Reports that Derek Jeter is trying to get rid of the Miami Marlins’ home run sculpture may have been the last straw for talented outfielder Christian Yelich. Or maybe it was the Giancarlo Stanton trade? Or the Dee Gordon trade? Or the Marcell Ozuna trade? Or one of the many other questionable things the new ownership group has done to the club.
No matter what the real cause, one thing is clear: Christian Yelich wants out of Miami, and he’s serious about it.
That’s not a rumor or report based on anonymous sources, either. That’s coming straight from his agent. In a statement to Jerry Crasnick of ESPN, Yelich’s agent, Joe Longo, said his client’s relationship with the club was “irretrievably broken.”
“The relationship between player and team is irretrievably broken. It’s soured. He’s part of the old ownership regime. The new ownership regime needs to get new parts into this plan and move forward, and he needs to get on with his career where he’s got a chance to win. The big issue is him winning and winning now.”
Longo then goes on to explain Yelich loves the city of Miami and its fans before driving the point home:
“I think having him report [to spring training] and attempting to include him moving forward is going to be uncomfortable for both sides. I don’t see how it’s going to work.”
Christian Yelich wants to be traded, and won’t be too happy if he’s still on the team when spring training begins.
This isn’t the first time we’ve heard that this offseason. Rumors leaked that both Yelich and catcher J.T. Realmuto wanted to get out of Miami shortly after the team traded away Stanton, Gordon and Ozuna.
In an attempt to get ahead of that, Marlins general manager Michael Hill released a statement saying the team will be the ones to initiate trade conversations, not the players.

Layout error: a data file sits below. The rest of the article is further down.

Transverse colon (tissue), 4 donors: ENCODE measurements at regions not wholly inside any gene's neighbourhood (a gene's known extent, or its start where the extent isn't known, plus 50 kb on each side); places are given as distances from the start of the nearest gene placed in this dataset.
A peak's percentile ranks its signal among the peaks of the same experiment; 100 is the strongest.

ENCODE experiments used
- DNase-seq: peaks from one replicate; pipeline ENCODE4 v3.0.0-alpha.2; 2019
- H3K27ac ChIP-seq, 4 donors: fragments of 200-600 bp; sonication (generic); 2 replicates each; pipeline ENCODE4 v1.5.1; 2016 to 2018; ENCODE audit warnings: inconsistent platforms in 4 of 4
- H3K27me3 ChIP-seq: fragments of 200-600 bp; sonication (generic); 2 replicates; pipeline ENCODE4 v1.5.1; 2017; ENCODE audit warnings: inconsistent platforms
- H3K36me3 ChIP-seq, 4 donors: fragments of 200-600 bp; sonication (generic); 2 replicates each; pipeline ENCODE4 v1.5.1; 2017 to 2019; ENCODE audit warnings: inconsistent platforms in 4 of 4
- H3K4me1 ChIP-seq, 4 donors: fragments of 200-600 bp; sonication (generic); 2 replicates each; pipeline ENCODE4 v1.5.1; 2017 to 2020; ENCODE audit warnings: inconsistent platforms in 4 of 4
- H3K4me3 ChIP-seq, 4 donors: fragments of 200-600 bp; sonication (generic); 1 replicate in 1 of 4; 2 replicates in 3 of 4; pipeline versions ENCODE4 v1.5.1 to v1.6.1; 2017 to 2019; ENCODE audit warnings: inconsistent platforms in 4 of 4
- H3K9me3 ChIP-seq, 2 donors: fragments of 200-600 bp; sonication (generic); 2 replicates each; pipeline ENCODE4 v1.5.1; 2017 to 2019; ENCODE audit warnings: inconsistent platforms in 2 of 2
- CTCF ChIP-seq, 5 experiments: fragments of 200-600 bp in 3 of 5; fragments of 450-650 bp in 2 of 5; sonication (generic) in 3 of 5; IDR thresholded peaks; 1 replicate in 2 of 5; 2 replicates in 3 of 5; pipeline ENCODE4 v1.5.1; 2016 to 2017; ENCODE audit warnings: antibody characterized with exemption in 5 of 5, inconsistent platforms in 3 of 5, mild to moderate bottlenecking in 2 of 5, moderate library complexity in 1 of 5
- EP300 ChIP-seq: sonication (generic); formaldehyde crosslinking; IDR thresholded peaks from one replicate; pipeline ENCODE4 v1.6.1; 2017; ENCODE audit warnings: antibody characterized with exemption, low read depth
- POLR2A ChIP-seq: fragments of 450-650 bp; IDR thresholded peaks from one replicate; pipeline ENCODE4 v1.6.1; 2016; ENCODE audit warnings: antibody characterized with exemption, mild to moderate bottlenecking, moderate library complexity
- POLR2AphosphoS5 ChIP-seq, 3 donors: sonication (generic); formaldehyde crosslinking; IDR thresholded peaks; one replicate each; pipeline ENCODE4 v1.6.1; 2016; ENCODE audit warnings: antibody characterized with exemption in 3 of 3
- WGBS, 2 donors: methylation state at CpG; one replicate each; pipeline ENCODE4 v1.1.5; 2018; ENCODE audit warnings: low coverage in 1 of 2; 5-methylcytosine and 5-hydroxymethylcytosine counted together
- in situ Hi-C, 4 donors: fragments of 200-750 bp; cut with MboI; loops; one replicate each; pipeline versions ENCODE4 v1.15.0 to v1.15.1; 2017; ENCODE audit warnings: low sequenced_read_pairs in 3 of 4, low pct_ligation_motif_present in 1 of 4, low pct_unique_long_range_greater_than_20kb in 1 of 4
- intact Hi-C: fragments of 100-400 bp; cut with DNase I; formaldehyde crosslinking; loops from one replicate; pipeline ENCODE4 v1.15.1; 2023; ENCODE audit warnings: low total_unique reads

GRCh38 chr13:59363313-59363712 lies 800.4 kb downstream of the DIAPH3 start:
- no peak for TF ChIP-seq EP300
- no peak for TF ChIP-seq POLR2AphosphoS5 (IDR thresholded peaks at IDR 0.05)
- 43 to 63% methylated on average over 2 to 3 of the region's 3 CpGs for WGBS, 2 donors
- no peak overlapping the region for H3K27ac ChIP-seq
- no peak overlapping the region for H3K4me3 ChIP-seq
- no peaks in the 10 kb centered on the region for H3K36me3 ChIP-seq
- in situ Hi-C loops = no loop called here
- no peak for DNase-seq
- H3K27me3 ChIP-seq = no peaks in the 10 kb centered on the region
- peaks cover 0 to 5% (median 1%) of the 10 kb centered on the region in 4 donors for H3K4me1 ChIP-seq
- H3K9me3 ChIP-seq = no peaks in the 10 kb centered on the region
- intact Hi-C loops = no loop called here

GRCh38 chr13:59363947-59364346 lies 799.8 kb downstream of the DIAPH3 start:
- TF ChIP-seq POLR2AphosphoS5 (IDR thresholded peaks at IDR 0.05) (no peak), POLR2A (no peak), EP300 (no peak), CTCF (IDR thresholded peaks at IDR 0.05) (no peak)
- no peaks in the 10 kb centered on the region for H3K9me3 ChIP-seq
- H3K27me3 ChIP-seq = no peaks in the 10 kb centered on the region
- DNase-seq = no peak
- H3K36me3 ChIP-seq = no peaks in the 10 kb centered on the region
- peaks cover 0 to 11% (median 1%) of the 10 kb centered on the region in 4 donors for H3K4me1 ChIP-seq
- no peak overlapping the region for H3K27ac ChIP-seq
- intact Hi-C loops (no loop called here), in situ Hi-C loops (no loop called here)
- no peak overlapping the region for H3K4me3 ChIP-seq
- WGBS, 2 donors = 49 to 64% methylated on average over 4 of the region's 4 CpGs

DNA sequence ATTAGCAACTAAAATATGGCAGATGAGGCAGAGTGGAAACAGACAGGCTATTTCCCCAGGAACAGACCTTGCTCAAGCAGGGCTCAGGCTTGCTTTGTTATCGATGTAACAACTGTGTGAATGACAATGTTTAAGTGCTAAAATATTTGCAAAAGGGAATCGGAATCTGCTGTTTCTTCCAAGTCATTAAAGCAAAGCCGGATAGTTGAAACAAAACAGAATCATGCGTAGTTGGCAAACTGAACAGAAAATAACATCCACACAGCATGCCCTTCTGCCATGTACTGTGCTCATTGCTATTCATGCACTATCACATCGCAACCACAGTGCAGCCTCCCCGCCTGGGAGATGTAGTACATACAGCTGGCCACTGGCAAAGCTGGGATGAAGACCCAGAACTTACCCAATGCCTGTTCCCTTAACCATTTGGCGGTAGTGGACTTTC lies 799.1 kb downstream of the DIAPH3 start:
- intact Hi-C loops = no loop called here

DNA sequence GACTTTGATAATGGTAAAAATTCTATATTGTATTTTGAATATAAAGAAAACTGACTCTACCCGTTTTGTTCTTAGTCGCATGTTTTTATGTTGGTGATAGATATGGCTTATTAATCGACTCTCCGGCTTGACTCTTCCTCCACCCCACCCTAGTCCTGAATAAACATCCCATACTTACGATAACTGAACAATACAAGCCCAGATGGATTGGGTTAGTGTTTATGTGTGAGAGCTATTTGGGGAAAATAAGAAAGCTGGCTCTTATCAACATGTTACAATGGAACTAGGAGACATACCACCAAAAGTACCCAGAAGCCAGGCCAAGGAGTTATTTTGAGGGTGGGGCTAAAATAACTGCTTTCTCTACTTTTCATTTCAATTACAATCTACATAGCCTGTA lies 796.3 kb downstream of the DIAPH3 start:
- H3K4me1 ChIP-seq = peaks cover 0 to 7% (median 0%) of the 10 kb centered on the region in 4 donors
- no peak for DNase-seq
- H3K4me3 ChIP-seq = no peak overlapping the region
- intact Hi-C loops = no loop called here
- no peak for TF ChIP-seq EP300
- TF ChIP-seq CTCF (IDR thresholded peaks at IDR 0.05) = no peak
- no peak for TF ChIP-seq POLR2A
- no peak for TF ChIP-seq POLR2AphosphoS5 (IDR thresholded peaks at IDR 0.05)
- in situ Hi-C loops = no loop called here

Yelich and his agent decided to speak out even after that, giving you a sense of how messed up this situation has become. Yelich and Longo have gone against Hill’s wishes by taking their demands public. Not only that, but there’s a chance Yelich will make things harder on Hill if the team decides to bring him back.
While Yelich took the risk of alienating the fan base with his decision, they probably understand at this point. Yelich is in a similar spot to Pittsburgh Pirates infielder Josh Harrison, who also requested a trade Tuesday for similar reasons. They both play for teams who traded away massive talent and have no desire to contend in the near future.
If the team does entertain his wishes, Yelich should have plenty of value on the market. The 26-year-old hit .282/.369/.439, with 18 home runs, over 695 plate appearances in 2017. He’s considered one of the better young outfielders in baseball.
Yelich doesn’t have as much leverage as Harrison, though. He is under team control through 2022 with a reasonable contract. Yelich won’t make over $10 million until 2020.
If shedding salary is the club’s main goal, then they would have to get rid of Martin Prado, Starlin Castro and Wei-Yin Chen before moving down to Yelich. Castro won’t be too upset about that. He has also asked to be dealt.
Whether the Marlins will be good again by 2022 is anyone’s guess. A lot can change in that period, so perhaps Yelich could still be a part of the next winning team in Miami.
But 2022 is a long way off. If Yelich is already angry now, it’s tough to imagine five more years mired in mediocrity will help that. Given how the Marlins operate, a trade always seemed inevitable here. Yelich is just moving up the timeline by a few years.
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